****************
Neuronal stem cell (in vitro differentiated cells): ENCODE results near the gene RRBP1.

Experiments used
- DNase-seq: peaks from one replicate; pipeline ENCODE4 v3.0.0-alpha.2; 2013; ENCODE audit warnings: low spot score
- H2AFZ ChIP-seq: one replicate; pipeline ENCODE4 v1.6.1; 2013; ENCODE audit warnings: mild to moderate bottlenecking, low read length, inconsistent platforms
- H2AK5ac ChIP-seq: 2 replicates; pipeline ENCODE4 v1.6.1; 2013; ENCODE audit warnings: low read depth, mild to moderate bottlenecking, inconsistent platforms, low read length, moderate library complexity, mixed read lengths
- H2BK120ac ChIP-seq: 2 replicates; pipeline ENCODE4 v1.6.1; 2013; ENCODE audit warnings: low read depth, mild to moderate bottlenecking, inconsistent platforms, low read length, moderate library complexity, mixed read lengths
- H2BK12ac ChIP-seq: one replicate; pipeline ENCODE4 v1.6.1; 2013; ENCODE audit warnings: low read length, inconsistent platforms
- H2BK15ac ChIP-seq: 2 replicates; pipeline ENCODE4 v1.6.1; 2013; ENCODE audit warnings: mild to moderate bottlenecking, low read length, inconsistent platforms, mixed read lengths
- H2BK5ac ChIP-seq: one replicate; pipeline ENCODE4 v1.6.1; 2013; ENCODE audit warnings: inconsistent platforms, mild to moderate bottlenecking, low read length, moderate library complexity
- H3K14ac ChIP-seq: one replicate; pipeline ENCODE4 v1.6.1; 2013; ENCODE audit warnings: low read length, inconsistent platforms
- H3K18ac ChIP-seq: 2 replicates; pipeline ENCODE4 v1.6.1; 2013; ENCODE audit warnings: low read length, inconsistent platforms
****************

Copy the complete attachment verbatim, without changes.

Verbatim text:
Neuronal stem cell (in vitro differentiated cells): ENCODE results near the gene RRBP1.

Experiments used
- DNase-seq: peaks from one replicate; pipeline ENCODE4 v3.0.0-alpha.2; 2013; ENCODE audit warnings: low spot score
- H2AFZ ChIP-seq: one replicate; pipeline ENCODE4 v1.6.1; 2013; ENCODE audit warnings: mild to moderate bottlenecking, low read length, inconsistent platforms
- H2AK5ac ChIP-seq: 2 replicates; pipeline ENCODE4 v1.6.1; 2013; ENCODE audit warnings: low read depth, mild to moderate bottlenecking, inconsistent platforms, low read length, moderate library complexity, mixed read lengths
- H2BK120ac ChIP-seq: 2 replicates; pipeline ENCODE4 v1.6.1; 2013; ENCODE audit warnings: low read depth, mild to moderate bottlenecking, inconsistent platforms, low read length, moderate library complexity, mixed read lengths
- H2BK12ac ChIP-seq: one replicate; pipeline ENCODE4 v1.6.1; 2013; ENCODE audit warnings: low read length, inconsistent platforms
- H2BK15ac ChIP-seq: 2 replicates; pipeline ENCODE4 v1.6.1; 2013; ENCODE audit warnings: mild to moderate bottlenecking, low read length, inconsistent platforms, mixed read lengths
- H2BK5ac ChIP-seq: one replicate; pipeline ENCODE4 v1.6.1; 2013; ENCODE audit warnings: inconsistent platforms, mild to moderate bottlenecking, low read length, moderate library complexity
- H3K14ac ChIP-seq: one replicate; pipeline ENCODE4 v1.6.1; 2013; ENCODE audit warnings: low read length, inconsistent platforms
- H3K18ac ChIP-seq: 2 replicates; pipeline ENCODE4 v1.6.1; 2013; ENCODE audit warnings: low read length, inconsistent platforms